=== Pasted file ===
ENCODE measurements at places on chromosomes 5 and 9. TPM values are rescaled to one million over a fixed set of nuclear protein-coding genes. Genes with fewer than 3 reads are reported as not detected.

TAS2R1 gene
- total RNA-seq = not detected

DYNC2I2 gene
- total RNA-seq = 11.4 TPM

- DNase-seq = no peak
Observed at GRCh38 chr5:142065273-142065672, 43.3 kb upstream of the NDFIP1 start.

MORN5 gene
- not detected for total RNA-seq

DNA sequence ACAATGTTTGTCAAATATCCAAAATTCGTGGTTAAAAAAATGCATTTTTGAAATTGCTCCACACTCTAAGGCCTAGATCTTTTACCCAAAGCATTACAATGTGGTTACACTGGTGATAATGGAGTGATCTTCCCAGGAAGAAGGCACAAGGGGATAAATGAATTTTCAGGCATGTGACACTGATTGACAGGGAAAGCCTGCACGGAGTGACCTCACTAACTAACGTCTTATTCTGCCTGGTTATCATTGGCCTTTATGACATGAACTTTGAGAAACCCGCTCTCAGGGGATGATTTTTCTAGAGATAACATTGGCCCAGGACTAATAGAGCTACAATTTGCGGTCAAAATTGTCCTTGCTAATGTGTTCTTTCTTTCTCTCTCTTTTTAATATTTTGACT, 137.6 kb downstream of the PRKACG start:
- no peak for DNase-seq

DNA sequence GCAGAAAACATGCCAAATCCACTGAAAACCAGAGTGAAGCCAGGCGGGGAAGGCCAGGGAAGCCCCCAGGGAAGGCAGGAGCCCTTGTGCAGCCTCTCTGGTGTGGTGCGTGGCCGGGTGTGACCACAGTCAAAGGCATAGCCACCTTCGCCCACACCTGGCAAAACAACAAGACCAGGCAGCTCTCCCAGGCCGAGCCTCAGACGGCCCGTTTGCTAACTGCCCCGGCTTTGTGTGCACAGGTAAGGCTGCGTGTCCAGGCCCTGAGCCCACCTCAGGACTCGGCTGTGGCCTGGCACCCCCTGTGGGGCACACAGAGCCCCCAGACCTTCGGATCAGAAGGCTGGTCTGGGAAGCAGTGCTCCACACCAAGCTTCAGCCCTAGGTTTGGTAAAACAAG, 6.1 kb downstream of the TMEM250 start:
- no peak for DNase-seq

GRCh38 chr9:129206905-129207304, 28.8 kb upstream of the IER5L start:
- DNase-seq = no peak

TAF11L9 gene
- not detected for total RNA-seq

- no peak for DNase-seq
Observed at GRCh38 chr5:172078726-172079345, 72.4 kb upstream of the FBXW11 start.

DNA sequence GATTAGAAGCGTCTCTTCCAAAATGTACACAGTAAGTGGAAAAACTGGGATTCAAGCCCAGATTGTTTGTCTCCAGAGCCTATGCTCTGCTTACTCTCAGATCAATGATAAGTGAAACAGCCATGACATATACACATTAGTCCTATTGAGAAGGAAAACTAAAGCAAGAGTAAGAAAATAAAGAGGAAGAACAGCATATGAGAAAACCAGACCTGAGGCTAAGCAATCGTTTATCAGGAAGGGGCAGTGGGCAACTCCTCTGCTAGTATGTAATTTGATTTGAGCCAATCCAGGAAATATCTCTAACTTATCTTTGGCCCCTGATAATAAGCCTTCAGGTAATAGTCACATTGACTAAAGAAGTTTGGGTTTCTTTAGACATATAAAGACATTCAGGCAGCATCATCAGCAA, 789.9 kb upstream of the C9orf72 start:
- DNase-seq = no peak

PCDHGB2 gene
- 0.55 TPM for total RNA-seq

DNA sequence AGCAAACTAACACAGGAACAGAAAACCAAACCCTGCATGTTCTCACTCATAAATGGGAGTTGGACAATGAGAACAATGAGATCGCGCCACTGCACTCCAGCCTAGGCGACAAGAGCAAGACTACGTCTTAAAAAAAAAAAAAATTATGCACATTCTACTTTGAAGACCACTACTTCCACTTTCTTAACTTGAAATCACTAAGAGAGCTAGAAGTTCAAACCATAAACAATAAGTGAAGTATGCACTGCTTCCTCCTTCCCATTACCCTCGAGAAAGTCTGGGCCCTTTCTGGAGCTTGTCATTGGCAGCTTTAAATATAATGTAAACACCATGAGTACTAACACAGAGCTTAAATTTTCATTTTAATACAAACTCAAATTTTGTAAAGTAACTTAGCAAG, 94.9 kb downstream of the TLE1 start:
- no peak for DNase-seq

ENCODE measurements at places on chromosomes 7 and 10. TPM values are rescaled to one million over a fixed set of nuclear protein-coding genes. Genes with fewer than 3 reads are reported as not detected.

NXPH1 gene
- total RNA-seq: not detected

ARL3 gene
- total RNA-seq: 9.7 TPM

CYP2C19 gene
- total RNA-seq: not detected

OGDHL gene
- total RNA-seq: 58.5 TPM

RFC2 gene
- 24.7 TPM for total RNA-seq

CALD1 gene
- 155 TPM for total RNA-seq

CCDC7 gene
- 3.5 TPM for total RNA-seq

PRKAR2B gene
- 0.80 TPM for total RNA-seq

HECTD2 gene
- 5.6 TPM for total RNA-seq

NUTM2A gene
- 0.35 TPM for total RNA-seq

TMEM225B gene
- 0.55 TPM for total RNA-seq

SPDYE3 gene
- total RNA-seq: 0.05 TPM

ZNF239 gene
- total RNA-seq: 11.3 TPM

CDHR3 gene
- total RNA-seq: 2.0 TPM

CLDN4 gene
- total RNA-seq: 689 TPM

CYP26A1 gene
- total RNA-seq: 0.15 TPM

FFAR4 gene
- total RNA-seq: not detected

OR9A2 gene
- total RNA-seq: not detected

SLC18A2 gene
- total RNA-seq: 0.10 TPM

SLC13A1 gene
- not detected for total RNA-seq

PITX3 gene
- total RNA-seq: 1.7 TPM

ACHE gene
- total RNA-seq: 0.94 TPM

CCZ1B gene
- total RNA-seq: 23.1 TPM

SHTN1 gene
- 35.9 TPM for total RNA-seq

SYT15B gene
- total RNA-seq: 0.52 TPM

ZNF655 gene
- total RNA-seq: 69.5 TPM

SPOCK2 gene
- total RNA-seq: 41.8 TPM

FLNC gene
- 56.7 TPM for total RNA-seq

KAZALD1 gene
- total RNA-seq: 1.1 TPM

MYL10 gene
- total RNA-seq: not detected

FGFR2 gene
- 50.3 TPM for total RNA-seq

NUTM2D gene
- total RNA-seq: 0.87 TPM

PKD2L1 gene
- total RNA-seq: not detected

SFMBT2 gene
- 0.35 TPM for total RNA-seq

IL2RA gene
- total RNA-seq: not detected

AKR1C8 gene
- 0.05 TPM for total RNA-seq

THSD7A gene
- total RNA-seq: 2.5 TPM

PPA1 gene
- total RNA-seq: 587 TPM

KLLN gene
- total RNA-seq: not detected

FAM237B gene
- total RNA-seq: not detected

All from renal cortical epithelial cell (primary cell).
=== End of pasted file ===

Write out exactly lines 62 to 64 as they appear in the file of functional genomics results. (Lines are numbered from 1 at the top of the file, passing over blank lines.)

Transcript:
- total RNA-seq: not detected

SLC18A2 gene
- total RNA-seq: 0.10 TPM